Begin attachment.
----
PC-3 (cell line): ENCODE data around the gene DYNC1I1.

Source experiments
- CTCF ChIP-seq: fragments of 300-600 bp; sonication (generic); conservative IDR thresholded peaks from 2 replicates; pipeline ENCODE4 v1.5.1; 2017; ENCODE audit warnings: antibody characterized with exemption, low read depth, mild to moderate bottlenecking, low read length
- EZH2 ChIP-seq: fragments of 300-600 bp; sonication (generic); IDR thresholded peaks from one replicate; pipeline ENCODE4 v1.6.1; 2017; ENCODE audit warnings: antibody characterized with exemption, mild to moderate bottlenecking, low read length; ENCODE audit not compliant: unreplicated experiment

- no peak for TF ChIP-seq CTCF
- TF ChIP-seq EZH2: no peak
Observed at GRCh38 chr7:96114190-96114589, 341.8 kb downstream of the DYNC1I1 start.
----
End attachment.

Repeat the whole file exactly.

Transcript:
PC-3 (cell line): ENCODE data around the gene DYNC1I1.

Source experiments
- CTCF ChIP-seq: fragments of 300-600 bp; sonication (generic); conservative IDR thresholded peaks from 2 replicates; pipeline ENCODE4 v1.5.1; 2017; ENCODE audit warnings: antibody characterized with exemption, low read depth, mild to moderate bottlenecking, low read length
- EZH2 ChIP-seq: fragments of 300-600 bp; sonication (generic); IDR thresholded peaks from one replicate; pipeline ENCODE4 v1.6.1; 2017; ENCODE audit warnings: antibody characterized with exemption, mild to moderate bottlenecking, low read length; ENCODE audit not compliant: unreplicated experiment

- no peak for TF ChIP-seq CTCF
- TF ChIP-seq EZH2: no peak
Observed at GRCh38 chr7:96114190-96114589, 341.8 kb downstream of the DYNC1I1 start.